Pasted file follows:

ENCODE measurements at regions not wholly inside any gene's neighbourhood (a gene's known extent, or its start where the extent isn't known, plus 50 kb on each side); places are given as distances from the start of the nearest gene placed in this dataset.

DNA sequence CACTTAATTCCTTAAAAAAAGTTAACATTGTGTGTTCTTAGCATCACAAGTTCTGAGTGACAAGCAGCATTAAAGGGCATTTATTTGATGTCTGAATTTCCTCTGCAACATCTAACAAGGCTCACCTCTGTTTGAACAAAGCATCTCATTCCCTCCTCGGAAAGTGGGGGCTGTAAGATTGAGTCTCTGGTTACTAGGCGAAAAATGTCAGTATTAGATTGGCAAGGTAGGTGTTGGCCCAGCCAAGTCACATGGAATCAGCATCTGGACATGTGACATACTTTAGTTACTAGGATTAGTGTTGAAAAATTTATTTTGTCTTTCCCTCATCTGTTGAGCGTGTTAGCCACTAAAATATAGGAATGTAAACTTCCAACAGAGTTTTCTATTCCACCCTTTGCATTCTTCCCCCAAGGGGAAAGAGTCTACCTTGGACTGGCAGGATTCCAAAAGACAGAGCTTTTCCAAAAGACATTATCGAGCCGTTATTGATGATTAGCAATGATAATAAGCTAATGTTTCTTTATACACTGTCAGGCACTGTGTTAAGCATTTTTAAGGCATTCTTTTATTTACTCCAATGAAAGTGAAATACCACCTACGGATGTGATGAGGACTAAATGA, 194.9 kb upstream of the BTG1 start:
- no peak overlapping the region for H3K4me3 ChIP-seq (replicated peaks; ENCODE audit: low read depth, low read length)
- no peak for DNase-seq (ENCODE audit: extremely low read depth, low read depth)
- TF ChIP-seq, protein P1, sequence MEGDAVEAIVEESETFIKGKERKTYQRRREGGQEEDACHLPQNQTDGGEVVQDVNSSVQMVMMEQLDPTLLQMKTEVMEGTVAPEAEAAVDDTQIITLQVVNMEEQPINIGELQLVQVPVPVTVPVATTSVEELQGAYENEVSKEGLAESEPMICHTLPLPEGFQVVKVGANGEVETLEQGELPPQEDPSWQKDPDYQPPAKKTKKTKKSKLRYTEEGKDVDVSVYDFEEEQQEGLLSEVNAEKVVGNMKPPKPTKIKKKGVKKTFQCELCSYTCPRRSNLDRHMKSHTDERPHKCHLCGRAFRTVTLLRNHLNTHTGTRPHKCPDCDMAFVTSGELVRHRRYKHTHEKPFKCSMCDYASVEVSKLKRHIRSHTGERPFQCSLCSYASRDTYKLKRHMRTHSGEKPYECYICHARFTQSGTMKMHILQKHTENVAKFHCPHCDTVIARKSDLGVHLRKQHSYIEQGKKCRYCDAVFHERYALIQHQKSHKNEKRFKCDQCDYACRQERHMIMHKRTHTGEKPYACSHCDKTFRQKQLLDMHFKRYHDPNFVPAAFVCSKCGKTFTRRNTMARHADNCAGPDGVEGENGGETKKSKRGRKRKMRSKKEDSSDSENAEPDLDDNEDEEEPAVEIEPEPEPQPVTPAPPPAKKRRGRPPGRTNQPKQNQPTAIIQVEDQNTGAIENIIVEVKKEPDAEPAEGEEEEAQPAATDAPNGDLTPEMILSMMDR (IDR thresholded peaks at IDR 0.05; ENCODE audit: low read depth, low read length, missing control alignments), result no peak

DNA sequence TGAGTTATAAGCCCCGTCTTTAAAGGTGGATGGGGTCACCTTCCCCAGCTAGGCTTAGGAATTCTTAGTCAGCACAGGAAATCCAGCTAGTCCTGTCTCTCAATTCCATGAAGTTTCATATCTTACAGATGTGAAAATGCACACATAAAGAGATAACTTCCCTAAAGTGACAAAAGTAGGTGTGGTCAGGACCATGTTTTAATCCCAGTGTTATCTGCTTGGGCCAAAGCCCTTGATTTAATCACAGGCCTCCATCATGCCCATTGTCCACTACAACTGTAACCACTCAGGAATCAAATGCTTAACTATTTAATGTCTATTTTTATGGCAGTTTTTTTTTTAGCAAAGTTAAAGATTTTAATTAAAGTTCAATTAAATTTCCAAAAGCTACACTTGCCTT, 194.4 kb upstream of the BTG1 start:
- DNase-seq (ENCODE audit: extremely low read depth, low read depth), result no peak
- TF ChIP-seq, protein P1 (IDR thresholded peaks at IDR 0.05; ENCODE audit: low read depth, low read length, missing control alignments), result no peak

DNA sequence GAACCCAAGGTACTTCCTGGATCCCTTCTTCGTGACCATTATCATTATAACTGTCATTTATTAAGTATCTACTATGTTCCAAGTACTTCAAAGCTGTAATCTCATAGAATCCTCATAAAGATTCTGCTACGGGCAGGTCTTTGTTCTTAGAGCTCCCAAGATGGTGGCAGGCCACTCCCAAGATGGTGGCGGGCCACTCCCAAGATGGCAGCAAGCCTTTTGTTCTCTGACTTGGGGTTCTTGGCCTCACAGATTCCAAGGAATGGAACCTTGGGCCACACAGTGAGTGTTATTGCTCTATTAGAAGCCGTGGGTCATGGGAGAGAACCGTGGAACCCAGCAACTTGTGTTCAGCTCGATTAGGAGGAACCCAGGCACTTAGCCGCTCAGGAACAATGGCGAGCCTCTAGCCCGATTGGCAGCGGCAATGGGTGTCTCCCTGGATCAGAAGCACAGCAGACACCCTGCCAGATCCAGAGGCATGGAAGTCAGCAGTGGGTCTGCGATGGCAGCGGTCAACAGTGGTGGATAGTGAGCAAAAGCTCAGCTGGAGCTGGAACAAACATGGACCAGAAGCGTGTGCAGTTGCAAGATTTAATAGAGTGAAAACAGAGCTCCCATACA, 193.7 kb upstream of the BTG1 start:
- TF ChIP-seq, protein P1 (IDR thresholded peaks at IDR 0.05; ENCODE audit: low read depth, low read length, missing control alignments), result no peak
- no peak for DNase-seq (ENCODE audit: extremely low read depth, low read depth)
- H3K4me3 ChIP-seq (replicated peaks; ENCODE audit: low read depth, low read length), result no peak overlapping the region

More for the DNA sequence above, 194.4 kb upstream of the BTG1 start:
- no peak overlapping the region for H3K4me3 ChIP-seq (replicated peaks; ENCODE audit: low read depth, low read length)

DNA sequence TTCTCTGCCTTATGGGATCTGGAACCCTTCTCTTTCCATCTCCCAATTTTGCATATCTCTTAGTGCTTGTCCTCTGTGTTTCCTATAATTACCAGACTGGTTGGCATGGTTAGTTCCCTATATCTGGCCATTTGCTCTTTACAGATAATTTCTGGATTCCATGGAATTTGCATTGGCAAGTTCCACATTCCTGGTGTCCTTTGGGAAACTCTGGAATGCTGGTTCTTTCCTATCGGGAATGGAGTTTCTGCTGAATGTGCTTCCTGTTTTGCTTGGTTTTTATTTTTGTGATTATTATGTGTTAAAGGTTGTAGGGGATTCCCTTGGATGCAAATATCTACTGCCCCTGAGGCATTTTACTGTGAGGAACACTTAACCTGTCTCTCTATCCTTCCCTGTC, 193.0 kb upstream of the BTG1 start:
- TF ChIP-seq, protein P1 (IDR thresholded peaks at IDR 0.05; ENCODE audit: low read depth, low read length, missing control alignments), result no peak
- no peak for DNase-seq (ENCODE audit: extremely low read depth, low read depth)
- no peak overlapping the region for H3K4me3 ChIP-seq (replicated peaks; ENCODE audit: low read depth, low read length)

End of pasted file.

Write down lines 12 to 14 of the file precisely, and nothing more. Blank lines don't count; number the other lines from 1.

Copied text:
- H3K4me3 ChIP-seq (replicated peaks; ENCODE audit: low read depth, low read length), result no peak overlapping the region

More for the DNA sequence above, 194.4 kb upstream of the BTG1 start:
- no peak overlapping the region for H3K4me3 ChIP-seq (replicated peaks; ENCODE audit: low read depth, low read length)